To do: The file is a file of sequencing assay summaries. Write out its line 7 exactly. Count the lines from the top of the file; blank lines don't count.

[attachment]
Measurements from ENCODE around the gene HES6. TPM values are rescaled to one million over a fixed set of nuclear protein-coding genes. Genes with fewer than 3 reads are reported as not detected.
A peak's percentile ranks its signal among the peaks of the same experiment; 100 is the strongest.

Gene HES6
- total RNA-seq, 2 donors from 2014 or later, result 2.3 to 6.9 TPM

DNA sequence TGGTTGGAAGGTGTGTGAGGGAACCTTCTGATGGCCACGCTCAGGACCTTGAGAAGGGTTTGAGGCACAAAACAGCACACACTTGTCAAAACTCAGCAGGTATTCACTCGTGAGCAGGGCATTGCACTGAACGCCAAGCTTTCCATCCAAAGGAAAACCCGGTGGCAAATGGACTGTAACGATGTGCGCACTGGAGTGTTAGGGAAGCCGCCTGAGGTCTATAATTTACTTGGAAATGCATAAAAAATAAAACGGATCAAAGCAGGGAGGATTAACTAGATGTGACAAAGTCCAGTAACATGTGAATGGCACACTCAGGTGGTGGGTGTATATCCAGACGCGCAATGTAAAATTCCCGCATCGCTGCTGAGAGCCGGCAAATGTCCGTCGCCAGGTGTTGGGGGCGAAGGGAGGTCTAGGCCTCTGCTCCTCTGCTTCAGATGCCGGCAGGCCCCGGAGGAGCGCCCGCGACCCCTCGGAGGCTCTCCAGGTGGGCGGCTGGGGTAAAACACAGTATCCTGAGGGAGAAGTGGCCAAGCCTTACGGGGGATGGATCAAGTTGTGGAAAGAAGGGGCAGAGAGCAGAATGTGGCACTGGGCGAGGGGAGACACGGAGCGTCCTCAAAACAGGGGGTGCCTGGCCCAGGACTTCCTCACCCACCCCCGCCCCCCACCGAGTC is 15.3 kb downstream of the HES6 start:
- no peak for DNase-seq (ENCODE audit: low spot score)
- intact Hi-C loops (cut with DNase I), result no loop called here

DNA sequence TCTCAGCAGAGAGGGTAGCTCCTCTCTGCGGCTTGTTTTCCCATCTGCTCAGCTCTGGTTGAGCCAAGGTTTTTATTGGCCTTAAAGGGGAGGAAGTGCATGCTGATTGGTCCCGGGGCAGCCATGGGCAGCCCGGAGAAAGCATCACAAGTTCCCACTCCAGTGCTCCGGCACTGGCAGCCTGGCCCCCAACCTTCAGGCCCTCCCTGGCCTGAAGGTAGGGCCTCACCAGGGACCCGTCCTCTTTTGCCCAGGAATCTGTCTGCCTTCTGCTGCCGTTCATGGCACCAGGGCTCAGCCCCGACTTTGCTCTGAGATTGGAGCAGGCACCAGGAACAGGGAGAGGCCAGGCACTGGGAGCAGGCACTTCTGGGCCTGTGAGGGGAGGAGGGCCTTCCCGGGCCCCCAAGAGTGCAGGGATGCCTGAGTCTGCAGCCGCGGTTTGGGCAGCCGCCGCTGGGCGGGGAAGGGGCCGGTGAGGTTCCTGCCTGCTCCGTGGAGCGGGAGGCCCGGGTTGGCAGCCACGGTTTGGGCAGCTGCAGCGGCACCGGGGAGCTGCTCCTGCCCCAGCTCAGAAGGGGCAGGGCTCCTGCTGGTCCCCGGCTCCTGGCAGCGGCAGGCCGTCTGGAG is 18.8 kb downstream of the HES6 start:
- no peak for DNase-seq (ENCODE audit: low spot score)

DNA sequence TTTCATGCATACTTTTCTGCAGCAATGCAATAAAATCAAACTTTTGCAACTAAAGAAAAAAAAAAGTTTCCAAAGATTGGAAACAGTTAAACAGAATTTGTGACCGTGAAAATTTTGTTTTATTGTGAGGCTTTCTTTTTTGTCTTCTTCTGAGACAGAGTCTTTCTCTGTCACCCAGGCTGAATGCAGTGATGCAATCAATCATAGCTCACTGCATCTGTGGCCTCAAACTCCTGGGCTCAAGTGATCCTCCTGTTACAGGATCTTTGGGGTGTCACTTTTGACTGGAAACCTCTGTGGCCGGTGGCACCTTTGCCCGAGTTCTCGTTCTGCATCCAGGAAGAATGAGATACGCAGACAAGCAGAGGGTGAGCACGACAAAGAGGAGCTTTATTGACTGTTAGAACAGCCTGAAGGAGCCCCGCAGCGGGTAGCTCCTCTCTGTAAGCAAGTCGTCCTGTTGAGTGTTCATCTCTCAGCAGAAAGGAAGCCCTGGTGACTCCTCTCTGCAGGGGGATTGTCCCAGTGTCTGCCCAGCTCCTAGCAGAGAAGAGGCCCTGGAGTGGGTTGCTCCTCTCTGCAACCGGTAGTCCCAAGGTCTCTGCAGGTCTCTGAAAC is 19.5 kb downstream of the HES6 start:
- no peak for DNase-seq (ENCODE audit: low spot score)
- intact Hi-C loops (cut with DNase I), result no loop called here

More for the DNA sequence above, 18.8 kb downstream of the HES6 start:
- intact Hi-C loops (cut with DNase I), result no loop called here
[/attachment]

- intact Hi-C loops (cut with DNase I), result no loop called here